Introduction

This quality standard covers preventing excess winter deaths and health problems associated with cold homes. It includes people of all ages, and takes into account that some people are particularly vulnerable to the effects of the cold, such as people with cardiovascular or mental health conditions, young children and older people. For more information see the preventing excess winter deaths topic overview.

NICE quality standards focus on aspects of health and social care that are commissioned locally. Areas of national policy, such as winter fuel allowances, grants and energy pricing are therefore not covered by this quality standard.

Why this quality standard is needed

Cold weather has a direct effect on the incidence of heart attack, stroke, respiratory disease, flu, falls and injuries and hypothermia. It also has indirect effects on mental health problems, such as depression, and the risk of carbon monoxide poisoning if boilers, cooking and heating appliances are poorly maintained or ventilated. Overall, the death rate in the UK is higher during winter months (from the start of December to the end of March in the UK) and this is referred to as 'excess winter deaths' (Cold weather plan for England Public Health England).

The average annual number of excess winter deaths in England and Wales from 2010/11 to 2014/15 was 28,584 (Statistical bulletin: excess winter mortality in England and Wales, 2014/15 Office for National Statistics).

Most excess winter deaths and illnesses are caused by respiratory and cardiovascular problems during moderate outdoor winter temperatures of 4–8°C depending on the region (Cold weather plan for England Public Health England). The risk of death and illness increases as the temperature falls further.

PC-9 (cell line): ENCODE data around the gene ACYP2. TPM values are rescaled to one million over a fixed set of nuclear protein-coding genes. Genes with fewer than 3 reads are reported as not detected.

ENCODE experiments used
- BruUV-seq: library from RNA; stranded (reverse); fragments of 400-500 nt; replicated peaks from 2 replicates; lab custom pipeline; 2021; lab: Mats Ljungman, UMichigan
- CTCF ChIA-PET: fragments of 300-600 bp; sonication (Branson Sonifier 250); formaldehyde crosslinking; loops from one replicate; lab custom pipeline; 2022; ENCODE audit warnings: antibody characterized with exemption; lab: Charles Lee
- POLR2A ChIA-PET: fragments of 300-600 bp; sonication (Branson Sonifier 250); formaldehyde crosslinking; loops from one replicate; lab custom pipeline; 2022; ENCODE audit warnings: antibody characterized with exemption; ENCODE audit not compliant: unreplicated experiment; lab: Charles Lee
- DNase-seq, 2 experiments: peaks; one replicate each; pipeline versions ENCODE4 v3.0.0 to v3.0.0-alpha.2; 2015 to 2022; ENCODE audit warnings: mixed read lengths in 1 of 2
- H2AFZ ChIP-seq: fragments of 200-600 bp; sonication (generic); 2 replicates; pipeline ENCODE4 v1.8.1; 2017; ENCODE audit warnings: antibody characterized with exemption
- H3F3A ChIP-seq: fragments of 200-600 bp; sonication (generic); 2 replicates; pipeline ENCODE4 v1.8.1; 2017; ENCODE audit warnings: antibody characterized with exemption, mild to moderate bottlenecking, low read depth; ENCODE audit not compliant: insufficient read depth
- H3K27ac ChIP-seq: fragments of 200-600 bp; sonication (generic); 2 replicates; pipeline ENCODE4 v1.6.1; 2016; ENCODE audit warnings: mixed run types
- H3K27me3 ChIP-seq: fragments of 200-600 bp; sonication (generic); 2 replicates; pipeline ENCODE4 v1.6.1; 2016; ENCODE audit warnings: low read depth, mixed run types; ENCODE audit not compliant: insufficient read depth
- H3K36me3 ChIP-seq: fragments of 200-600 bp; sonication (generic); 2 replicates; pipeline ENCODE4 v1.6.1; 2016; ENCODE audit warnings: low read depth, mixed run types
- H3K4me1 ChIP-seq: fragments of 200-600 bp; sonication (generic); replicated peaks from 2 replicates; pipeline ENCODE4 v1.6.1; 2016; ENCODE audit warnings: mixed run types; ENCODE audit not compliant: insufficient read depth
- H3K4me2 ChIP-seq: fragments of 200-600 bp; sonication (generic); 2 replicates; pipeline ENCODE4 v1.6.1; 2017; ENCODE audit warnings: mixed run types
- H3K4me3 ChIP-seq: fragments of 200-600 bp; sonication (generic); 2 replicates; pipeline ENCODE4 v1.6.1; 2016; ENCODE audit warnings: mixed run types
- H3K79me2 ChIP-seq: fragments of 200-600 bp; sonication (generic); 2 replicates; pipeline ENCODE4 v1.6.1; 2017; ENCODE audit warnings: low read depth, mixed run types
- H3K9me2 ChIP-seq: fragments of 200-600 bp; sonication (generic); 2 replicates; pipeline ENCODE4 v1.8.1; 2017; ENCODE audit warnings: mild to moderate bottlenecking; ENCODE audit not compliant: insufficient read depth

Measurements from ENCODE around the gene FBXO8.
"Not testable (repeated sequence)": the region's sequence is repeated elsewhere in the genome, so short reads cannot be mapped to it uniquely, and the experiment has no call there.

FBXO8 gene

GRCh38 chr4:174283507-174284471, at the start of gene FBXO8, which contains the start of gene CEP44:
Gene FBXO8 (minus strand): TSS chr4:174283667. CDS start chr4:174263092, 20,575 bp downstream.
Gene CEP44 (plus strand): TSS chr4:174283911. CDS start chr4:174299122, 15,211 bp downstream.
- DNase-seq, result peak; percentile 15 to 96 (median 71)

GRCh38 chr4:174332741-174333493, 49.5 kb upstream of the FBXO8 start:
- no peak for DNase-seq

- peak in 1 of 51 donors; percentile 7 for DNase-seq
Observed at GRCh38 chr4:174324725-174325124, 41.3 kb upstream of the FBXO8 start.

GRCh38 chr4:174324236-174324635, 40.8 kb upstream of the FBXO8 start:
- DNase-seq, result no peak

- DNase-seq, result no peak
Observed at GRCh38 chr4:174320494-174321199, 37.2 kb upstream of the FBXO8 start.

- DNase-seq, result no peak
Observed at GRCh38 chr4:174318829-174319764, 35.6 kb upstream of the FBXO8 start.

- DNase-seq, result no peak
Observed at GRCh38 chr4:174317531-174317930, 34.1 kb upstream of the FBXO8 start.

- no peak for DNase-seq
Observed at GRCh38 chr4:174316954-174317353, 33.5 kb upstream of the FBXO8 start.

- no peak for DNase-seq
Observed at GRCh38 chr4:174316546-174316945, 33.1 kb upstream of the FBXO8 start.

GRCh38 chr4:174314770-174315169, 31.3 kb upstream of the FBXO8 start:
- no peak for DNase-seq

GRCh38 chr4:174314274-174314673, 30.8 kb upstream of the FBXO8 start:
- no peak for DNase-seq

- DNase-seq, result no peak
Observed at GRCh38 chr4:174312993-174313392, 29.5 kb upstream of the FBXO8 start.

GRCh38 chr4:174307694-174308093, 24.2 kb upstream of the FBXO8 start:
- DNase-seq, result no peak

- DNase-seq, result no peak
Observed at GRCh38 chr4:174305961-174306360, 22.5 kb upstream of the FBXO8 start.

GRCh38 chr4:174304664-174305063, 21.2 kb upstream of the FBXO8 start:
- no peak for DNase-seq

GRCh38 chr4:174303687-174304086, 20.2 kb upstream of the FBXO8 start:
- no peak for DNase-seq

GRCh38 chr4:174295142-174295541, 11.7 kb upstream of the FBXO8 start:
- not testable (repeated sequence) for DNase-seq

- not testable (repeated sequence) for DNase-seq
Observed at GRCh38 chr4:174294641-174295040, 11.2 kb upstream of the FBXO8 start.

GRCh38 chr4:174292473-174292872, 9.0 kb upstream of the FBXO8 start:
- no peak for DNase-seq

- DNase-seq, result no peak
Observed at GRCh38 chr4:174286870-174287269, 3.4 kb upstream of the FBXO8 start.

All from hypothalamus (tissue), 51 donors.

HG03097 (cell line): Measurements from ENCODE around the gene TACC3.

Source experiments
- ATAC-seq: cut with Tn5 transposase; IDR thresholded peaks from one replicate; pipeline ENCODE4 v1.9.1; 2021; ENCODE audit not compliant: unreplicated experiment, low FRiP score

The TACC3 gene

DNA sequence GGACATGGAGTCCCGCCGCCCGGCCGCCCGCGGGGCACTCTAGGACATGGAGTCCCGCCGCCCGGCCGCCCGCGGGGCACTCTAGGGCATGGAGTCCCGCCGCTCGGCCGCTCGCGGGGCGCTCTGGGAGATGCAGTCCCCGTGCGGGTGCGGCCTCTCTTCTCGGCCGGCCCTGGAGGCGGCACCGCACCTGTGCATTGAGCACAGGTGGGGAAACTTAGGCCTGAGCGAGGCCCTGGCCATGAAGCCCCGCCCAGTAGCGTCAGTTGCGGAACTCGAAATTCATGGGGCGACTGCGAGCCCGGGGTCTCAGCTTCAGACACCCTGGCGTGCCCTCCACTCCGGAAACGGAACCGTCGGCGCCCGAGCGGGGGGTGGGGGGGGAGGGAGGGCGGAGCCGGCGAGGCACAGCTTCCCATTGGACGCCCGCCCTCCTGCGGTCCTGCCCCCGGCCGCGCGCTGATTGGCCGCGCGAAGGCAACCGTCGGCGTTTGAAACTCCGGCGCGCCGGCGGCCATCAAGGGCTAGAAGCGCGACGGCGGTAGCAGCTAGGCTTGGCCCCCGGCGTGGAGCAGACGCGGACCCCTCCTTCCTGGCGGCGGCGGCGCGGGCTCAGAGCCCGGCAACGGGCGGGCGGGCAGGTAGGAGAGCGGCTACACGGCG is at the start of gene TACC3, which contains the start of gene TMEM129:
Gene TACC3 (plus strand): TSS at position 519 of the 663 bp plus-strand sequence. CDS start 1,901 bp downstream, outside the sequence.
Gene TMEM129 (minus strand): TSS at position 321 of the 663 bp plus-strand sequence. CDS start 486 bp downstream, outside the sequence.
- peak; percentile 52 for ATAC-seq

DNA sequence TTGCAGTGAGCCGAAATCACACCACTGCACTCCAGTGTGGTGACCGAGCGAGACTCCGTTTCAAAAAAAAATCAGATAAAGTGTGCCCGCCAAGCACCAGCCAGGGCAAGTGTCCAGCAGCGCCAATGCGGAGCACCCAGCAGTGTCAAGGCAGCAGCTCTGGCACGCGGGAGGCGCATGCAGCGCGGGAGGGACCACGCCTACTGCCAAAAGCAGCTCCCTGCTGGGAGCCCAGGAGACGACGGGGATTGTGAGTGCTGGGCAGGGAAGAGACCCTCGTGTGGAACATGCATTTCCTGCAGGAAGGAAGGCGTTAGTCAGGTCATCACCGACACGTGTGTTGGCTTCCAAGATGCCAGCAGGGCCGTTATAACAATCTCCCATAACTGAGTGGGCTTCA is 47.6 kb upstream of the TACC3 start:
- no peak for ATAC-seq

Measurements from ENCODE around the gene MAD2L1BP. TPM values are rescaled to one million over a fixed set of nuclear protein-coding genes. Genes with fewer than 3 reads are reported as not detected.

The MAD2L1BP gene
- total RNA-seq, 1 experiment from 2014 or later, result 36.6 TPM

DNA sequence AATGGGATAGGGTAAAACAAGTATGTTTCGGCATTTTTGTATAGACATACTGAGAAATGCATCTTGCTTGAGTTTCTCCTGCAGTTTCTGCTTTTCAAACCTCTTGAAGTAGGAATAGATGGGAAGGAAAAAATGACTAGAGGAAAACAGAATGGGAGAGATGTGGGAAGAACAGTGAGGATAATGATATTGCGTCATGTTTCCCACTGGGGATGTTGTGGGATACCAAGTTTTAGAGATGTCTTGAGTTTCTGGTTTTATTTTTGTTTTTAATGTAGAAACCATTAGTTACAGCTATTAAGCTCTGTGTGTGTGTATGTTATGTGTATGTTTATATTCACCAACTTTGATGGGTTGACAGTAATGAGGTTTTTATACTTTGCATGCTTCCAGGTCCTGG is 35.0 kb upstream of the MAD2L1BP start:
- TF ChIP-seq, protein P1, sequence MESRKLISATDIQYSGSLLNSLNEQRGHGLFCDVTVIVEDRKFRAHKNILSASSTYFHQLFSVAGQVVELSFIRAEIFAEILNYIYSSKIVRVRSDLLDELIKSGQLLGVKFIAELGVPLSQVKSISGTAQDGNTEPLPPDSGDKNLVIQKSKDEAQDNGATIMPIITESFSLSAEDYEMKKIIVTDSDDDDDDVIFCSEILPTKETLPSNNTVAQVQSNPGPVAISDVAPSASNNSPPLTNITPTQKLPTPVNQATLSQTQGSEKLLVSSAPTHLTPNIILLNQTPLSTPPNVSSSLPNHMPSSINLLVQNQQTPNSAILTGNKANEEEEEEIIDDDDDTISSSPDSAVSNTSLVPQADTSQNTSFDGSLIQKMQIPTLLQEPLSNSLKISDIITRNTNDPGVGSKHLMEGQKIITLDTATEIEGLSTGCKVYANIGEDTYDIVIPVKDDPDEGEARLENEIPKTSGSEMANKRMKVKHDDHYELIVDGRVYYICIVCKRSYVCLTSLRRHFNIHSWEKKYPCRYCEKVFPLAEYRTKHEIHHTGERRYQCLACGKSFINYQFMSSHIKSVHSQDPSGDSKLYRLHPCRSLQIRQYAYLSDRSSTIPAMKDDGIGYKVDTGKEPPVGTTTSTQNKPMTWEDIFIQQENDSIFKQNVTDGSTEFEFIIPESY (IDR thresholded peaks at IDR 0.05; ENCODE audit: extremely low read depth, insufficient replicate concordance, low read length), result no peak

The Standard Assessment Procedure (SAP) is the method used by the government to assess and compare the energy and environmental performance of housing (Standard Assessment Procedure Department of Energy and Climate Change). Housing is rated on a scale of 0–100, with 100 representing the most energy efficient. The SAP rating of housing across England varies considerably. In 2012, the average was 59 out of 100. The proportion of energy‑efficient housing (above 69) increased from 2% in 1996 to 18% in 2012. However, around 2 million properties (9% of housing) had a SAP of less than 30 in 2012.

A 2010 survey by the Centre for Sustainable Energy, You just have to get by, reported that people in households with an income of less than 60% of the national average income had difficulty paying their fuel bills. During the previous winter, 62% of low‑income households had cut back on heating and 47% had lived in homes that were colder than they wanted them to be. In low‑income households, 47% of people with cold homes said the cold had made them feel anxious or depressed, and 30% said an existing health problem had worsened.

Fuel poverty in England is measured using the Low Income High Costs indicator (Annual Fuel Poverty Statistics Report 2015 Department of Energy and Climate Change), which considers a household to be fuel poor if:

  • they have required fuel costs that are above average (the national median level)